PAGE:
Reloading bottleneck rifle cartridges: There are very few carbide resizing dies on the market for bottleneck rifle rounds like .223, .308 or .30-06, so you’ll most likely have to lube the cases before they go in the sizing die. A stuck case is no fun, so don’t get stingy on the lube. On the other hand, you’ll get dents in the shoulder if your die gets too much lube in it, so it’s just another one of those things you’ll have to do and figure out. Again, there are many types of lubes and methods I won’t get into here. Just trust me when I say that when you start out, too much lube is preferable to too little. With rifle, you won’t flare the case and often won’t crimp at all. There are two ways to size rifle brass – neck only and full length resizing. If you’re shooting a bolt gun, you can just resize the neck of the brass to accept another bullet using a neck only die. The case has expanded to perfectly match your chamber, so messing with it is really pointless and unnecessarily working the brass. If, however, you are shooting a semi-auto or using the load for more than one gun, you’ll want to full length resize for reliable operation. There are also small base dies that size even smaller to make sure they feed well through your action. If in doubt, just get a full length die. You can adjust it back so it doesn’t push the shoulder and only works the neck, and they usually will work fine in semi-autos. Be sure to follow the directions closely so you aren’t pushing the shoulder too much or too little. The case gauges I mentioned in the taper crimp section are more worthwhile here (you can’t do a plunk test on your rifle) if you are loading for semi-auto.
A few things about Overall Length (OAL): This one invariably drives the new guys nuts. One manual shows your .45 auto should be loaded to 1.275” and the next shows 1.210”, et cetera. Don’t stress about it. The thing you need to remember here is that the shorter the OAL (or the farther you push the bullet into the case) the less case volume you have. All things being equal, the round with the shorter OAL / less case volume will give you higher pressures. Assuming you’re inside max published OAL, you’re always safe going a little longer, but you might not be going a little shorter. I say to stay inside max published OAL because if you load too long you can run your bullet into the lands in your barrel and it can’t get a running start – this bumps up pressure too.
Working up a test batch / load development: Use multiple sources of data. When they all start showing you different things, you need to have an understanding why. “The bullet this source used is shaped differently, so the OAL is shorter – that’s why they used less powder”, “these people have better velocity numbers – oh, wait… they tested in an 8” universal receiver, where these guys tested in a 4” barrel”, et cetera. Look at the whole picture – bullet type, OAL, what gun they used to test the numbers, standard primer vs. magnum primer, what brass they used... it all makes a difference. The good news is that it will begin to make more and more sense the longer you do this. Never hesitate to ask in the forum if you have any questions whatsoever. There’s too much experience here from some of the old farts and young, good looking folks like me to risk anything. What works for most folks is to “ladder” their way up. I’ll find my start load and move up in small increments until I’m close to max. How big the increments are depends on the cartridge. In a 9mm, a one-tenth grain increment represents roughly 2-2.5% increases. In a .300 win mag, it isn’t even a tenth of one percent… you can take larger jumps up. No matter what you’re using, consider using smaller increments as you approach max published loads. Some folks will swear reloading manuals are written by lawyers and there is a lot of cushion in the data, but I’ve found exactly where the top is more than once well inside the listed max. Remember – you won’t always have the same brass they tested or be using the same exact primer and you definitely won’t be using the same exact gun. Load development takes time and resources. Get over it. Don’t try to take shortcuts. Start low, work up slowly and check for pressure signs along the way (any manual will take you through pressure signs, so I won’t go into it here). I load a minimum of 7 rounds of each powder charge for testing then mark the primers with different colored sharpie markers and write down what’s what so I know what I’m looking at a week or a month later when I get to the range... It’s important to take good notes. The first time you drop a batch of work up loads in the dirt and they aren’t marked, you’ll understand what I’m talking about. Mark them with lighter colors so you can still see what’s happening with the primers, and I usually leave my hottest charge with no colors. As you work your way up through the loads you’ll likely get a little frustrated then have your first “ta-da” moment. Every gun is different and will like different things. When you come across the right load, you’ll know it. I’ve experienced a .2 difference in powder charge making the difference between what looked like a shotgun pattern and a single ragged hole. Depending on what your goal is, you might stop there and pull the others for their components. You might not find the right combo on the first try, or you may get something close, but it’s not great. That’s when you go back to the drawing board. If you were going in .3 increments, you may take your best load and go in .1 grain increments in either direction. The next time around, you may mess with OAL. All depends on how obsessive – compulsive you want to be with it. Just make sure you’re only messing with one variable at a time. Like I said – load development can take a while, particularly for rifle, but I’m here to tell you it’s worth it.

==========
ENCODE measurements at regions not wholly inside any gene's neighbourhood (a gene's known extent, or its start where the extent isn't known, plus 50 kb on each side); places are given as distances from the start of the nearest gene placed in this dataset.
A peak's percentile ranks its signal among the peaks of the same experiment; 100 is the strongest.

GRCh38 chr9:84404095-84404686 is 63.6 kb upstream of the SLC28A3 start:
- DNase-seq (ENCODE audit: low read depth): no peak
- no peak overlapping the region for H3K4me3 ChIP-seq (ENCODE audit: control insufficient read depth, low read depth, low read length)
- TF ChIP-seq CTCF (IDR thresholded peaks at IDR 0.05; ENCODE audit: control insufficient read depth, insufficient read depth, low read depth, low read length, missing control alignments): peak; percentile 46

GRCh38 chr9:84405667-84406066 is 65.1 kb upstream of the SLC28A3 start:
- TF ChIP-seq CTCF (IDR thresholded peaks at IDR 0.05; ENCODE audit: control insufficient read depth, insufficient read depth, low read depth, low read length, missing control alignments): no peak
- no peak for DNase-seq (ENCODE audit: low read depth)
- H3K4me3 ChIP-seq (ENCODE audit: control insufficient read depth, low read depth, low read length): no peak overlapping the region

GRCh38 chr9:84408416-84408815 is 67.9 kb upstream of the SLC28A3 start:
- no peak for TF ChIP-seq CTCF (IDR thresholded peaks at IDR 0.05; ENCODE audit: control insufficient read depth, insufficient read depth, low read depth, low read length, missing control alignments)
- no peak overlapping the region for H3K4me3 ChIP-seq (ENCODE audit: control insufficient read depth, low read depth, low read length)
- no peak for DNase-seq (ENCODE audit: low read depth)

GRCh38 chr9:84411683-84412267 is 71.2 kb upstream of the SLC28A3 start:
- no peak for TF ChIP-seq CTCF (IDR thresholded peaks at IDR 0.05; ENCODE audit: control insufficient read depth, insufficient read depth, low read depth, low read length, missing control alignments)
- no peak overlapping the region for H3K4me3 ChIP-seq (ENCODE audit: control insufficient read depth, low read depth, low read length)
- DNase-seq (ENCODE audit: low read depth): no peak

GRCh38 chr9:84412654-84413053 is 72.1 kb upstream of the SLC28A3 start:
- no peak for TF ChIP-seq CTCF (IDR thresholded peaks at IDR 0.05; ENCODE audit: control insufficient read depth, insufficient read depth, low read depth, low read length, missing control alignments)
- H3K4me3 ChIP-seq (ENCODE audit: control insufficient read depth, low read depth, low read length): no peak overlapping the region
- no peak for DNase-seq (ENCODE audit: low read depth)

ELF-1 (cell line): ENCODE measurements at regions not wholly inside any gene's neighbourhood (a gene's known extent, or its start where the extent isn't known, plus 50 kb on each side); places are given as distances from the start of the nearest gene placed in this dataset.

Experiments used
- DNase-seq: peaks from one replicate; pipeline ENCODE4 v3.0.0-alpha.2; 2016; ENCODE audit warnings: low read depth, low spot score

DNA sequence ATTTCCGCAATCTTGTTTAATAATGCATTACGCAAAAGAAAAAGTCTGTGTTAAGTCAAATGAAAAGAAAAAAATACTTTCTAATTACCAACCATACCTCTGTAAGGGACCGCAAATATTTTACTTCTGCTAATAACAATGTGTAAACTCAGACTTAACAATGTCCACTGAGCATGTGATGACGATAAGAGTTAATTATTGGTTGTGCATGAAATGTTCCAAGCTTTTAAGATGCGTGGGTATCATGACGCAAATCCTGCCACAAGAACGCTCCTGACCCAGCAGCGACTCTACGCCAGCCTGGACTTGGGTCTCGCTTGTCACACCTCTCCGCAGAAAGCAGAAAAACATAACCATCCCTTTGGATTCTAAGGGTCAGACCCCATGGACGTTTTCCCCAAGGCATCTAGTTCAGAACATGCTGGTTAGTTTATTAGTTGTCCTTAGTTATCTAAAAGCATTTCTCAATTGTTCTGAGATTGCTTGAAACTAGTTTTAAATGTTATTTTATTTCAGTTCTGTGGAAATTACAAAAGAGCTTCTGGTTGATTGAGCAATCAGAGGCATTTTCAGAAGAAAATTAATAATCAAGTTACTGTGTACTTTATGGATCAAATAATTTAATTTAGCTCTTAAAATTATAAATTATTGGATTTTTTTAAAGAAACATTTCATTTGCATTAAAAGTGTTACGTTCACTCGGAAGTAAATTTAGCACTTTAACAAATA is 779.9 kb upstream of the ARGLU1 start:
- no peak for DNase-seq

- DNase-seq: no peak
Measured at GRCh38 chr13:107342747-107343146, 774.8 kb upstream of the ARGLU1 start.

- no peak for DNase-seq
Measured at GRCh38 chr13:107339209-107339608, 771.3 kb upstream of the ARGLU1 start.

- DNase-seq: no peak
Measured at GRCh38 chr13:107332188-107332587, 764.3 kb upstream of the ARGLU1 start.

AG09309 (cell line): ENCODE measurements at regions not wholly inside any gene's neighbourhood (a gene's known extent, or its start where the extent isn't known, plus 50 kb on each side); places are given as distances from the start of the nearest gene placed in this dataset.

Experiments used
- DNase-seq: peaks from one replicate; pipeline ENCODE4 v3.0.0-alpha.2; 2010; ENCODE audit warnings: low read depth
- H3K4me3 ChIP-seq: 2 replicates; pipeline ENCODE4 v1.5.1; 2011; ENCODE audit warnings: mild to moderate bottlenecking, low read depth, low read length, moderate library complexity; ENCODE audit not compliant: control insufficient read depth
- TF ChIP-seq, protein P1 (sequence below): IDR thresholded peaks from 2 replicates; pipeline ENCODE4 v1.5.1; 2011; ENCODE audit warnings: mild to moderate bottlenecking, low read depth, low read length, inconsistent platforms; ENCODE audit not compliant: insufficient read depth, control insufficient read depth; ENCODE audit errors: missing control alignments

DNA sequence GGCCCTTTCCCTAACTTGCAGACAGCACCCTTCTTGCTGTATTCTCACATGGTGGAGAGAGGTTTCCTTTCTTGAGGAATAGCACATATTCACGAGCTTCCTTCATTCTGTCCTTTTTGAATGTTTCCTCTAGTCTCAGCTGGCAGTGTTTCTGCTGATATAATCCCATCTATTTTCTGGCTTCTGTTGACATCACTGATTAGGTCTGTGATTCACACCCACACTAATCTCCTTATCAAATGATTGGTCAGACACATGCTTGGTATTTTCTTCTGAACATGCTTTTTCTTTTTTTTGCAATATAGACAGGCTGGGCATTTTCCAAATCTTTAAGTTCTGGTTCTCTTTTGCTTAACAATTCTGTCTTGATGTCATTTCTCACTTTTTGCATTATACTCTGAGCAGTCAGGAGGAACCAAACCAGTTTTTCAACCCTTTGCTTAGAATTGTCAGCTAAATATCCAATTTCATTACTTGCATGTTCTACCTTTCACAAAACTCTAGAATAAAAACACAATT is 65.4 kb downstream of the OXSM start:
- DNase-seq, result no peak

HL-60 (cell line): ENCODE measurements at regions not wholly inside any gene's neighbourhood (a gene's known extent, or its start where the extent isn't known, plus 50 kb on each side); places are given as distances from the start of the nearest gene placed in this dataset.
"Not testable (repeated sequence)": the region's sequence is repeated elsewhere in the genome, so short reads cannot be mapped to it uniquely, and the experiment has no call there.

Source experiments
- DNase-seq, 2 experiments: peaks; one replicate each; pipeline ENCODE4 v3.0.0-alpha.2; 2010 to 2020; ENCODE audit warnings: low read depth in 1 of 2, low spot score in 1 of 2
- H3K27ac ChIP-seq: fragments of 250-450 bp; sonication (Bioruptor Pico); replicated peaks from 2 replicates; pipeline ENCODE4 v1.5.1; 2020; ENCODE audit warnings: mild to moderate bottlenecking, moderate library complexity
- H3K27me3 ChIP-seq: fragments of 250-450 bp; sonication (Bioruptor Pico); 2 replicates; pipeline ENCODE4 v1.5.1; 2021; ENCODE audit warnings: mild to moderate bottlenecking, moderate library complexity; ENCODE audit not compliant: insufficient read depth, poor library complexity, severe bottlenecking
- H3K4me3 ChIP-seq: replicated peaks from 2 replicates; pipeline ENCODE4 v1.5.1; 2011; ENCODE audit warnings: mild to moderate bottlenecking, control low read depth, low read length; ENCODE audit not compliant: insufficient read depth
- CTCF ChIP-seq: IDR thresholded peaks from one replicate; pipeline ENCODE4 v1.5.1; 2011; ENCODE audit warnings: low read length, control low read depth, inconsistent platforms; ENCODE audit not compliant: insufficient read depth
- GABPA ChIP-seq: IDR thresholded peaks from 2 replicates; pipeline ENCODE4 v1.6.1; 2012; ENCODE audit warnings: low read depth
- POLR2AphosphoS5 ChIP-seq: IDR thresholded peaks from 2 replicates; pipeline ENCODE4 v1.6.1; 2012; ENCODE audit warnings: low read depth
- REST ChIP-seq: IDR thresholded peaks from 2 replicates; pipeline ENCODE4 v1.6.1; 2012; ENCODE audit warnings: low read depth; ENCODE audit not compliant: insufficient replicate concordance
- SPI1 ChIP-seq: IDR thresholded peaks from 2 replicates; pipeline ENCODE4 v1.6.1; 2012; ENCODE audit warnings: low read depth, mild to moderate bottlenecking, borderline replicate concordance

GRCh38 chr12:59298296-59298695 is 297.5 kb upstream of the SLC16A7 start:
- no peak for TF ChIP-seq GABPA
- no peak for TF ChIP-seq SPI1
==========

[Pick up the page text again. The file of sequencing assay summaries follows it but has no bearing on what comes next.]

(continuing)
Last edited by Zombie Steve; 05-16-2011 at 19:21..